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Data: Axios/SurveyMonkey online poll; Note: ±2.5% margin of error; Chart: Sara Wise/Axios

More than six out of 10 Americans are hopeful about what 2021 has in store for the world, according to a new Axios/SurveyMonkey poll.

The big picture: After a year dominated by the pandemic and a seemingly endless presidential election, Americans are overwhelmingly hopeful that things will get better with the pandemic — and more narrowly hopeful about Joe Biden's presidency.

By the numbers: 63% of poll respondents said they're more hopeful than fearful about what 2021 holds in store for the world, while 36% said they're more fearful.

  • That's a jump in optimism compared to the same poll heading into 2019, when just 51% said they were hopeful and 48% said they were fearful.
  • The only group that wasn't optimistic about 2021 was Republicans: 41% said they were more hopeful, while 58% said they were more fearful.

Between the lines: Americans were even more optimistic about the year ahead for them personally — mostly driven by the hopes of young adults, people of color and Democrats.

The coronavirus was the one issue that united most people in optimism. Overall, 76% were more hopeful than fearful about the pandemic next year — a view that held across most age groups, racial and ethnic groups, and parties.

  • 82% of Democrats, 72% of Republicans, and 73% of independents said they were more hopeful than fearful.

The Biden presidency was more divisive. Overall, 56% were more hopeful about his presidency, while 42% were more fearful.

  • Not surprisingly, Republicans are the most pessimistic: 82% said they're more fearful than hopeful about his presidency.
  • By contrast, 59% of independents said they're more hopeful about it — and 92% of Democrats said the same.

And while Republicans are ready for President Trump to take on a big leadership role in the Republican Party after his presidency ends, that's not true of everyone else.

  • 75% of Republicans said they're more concerned that Trump will play too small a role in the future of the GOP rather than too big a role — while 51% of all respondents said they're more concerned that he'll play too big a role.
  • And more than half of Republicans (52%) said they believe Trump will have a major role in the Republican Party, while 30% said they think he'll have a minor role.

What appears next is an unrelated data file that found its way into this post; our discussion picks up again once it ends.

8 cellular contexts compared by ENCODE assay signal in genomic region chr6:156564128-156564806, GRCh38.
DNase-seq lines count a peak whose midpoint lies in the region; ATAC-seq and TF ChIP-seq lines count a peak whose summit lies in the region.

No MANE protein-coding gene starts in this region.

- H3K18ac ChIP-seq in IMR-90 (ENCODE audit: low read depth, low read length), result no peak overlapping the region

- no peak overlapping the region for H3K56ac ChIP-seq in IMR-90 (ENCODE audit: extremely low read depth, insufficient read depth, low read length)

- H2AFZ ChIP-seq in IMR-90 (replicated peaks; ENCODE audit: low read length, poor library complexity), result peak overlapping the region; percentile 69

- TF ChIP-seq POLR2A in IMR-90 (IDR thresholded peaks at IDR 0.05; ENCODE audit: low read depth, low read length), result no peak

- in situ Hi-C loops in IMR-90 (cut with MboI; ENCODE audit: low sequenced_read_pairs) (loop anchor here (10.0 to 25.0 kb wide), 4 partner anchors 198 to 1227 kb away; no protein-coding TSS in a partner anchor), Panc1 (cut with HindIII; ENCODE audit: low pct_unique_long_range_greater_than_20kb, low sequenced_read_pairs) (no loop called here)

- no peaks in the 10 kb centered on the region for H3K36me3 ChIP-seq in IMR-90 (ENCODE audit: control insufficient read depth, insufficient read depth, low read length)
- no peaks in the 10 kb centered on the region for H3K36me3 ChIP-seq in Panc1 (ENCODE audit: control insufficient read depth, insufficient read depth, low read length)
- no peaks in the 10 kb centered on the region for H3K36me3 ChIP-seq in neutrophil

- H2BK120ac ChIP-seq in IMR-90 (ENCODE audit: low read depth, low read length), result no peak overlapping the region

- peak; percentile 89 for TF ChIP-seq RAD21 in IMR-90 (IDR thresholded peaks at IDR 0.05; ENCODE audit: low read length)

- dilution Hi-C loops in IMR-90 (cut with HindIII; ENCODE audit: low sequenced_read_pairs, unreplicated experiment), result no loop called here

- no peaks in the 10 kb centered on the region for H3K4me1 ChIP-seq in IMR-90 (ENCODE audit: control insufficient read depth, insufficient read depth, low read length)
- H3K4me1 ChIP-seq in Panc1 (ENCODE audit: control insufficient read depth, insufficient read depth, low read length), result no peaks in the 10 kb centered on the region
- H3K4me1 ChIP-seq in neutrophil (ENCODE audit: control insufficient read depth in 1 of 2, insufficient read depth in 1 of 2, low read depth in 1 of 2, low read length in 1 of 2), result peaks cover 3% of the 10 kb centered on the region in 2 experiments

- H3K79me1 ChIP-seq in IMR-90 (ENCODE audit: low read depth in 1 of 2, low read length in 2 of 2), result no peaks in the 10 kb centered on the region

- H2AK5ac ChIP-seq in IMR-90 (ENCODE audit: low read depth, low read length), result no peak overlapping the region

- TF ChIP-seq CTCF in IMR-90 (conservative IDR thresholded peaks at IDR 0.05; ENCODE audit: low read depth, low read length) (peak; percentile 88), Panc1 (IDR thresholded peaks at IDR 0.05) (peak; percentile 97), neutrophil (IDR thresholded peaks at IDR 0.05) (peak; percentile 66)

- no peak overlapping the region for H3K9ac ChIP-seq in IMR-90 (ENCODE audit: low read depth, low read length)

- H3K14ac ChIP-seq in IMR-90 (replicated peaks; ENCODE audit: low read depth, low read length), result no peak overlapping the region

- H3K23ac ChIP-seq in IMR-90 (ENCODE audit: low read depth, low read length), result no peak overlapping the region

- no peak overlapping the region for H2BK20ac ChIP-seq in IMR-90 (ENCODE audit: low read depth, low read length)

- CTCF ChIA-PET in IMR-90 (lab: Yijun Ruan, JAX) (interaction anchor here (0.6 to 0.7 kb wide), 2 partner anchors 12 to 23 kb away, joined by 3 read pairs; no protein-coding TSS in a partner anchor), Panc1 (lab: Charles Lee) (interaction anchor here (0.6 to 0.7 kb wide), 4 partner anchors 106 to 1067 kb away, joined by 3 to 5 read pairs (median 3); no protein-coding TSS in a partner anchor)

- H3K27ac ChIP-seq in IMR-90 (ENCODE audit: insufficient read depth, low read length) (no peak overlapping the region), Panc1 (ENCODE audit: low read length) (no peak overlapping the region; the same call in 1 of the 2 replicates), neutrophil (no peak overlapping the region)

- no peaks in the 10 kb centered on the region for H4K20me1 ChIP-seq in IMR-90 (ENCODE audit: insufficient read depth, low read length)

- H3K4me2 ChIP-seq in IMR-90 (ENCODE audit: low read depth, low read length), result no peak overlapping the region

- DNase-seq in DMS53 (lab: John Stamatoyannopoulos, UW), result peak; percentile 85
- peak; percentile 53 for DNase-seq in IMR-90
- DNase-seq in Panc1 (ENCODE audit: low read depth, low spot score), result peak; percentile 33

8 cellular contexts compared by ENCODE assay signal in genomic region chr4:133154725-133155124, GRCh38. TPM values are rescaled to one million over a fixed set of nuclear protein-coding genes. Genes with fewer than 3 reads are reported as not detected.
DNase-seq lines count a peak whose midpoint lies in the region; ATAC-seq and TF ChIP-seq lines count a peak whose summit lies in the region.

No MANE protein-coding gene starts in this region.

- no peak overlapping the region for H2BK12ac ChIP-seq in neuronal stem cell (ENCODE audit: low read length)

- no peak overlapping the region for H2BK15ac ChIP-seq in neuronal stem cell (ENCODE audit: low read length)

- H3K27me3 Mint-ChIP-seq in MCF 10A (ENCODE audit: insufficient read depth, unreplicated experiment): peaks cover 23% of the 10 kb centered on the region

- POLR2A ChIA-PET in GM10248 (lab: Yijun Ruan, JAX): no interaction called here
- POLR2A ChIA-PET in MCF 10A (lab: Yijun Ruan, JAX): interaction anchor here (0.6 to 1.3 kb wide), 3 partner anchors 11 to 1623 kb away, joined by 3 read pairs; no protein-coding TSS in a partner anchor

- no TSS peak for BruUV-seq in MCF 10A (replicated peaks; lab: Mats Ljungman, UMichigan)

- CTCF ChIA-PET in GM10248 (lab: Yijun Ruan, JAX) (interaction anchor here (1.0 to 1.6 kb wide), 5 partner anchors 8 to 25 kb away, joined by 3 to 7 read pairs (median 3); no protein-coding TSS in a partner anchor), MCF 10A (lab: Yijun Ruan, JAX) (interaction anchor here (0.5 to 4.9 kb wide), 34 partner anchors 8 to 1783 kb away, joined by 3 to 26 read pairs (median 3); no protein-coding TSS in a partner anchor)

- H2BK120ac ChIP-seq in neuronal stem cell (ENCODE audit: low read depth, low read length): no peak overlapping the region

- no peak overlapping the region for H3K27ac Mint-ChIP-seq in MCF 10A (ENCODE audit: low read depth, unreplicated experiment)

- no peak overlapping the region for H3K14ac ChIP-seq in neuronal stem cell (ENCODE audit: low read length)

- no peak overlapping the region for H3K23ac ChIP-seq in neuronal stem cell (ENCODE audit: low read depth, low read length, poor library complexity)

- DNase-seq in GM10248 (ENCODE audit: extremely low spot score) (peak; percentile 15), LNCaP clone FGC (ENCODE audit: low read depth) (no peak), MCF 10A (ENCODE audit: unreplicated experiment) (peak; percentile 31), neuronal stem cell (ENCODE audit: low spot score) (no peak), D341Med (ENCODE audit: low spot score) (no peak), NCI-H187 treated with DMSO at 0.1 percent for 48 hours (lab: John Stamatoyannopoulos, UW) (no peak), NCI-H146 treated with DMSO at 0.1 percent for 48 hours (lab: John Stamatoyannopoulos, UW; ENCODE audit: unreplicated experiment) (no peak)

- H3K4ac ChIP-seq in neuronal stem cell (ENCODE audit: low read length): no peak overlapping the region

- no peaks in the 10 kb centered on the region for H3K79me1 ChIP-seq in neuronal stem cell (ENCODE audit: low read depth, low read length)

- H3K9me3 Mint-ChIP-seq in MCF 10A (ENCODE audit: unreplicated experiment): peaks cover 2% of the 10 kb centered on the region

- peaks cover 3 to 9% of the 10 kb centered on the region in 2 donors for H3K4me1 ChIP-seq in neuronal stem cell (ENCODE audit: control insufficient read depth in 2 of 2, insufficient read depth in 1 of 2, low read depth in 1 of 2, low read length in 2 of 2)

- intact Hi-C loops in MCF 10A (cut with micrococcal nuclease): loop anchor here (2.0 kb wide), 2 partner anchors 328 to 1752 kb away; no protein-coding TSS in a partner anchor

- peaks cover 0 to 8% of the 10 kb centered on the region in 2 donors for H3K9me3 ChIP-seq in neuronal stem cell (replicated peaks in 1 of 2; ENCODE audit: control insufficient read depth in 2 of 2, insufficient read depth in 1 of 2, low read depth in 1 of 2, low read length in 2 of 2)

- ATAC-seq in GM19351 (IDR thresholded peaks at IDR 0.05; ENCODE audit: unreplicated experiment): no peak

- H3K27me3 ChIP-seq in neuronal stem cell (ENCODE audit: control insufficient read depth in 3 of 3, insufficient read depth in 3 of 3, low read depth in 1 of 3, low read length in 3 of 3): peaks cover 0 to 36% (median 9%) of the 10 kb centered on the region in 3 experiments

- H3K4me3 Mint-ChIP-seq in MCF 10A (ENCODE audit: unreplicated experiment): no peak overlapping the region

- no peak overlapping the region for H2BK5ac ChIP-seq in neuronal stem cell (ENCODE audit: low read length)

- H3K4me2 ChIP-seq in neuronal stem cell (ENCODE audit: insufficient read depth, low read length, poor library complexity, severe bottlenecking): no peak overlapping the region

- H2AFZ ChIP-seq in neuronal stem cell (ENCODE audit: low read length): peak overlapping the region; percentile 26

• By contrast, just 34% of all respondents expect him to play a major role, while 32% think he'll have a minor role and 31% think he'll have no role at all.

Methodology: This SurveyMonkey online poll was conducted Dec. 14-20 among a national sample of 3,561 adults in the U.S. Respondents for this survey were selected from the more than 2 million people who take surveys on the SurveyMonkey platform each day. The modeled error estimate for this survey is plus or minus 2.5 percentage points for the national sample.

Data have been weighted for age, race, sex, education, and geography using the Census Bureau’s American Community Survey to reflect the demographic composition of the United States age 18 and over.

Go deeper

Scammers have stolen over $130 million in coronavirus-related schemes

Photo: Chip Somodevilla/Getty Images

Over 100,000 Americans have collectively reported roughly $132 million in fraud losses from scams related to the coronavirus and government stimulus checks since the March start of the pandemic, according to the Federal Trade Commission.

Why it matters: Coronavirus-related fraud complaints peaked in May when the IRS began sending its first round of stimulus checks. Congress recently proposed a second round of stimulus.

20 hours ago - Health

Biden admin to boost COVID vaccine delivery to states for at least 3 weeks

Vice President Harris receives her second COVID-19 vaccine dose in Bethesda, Maryland, on Jan. 26. Photo: Brendan Smialowski/AFP via Getty Images

The Biden administration plans to increase its COVID-19 vaccine shipments to states and tribes from 8.6 million doses per week to 10 million for at least the next three weeks, as part of an effort to vaccinate the majority of the U.S. population by the end of this summer.

Why it matters: Hospitals in states across the U.S. say they are running out of vaccines and the country's death toll is sharply rising.

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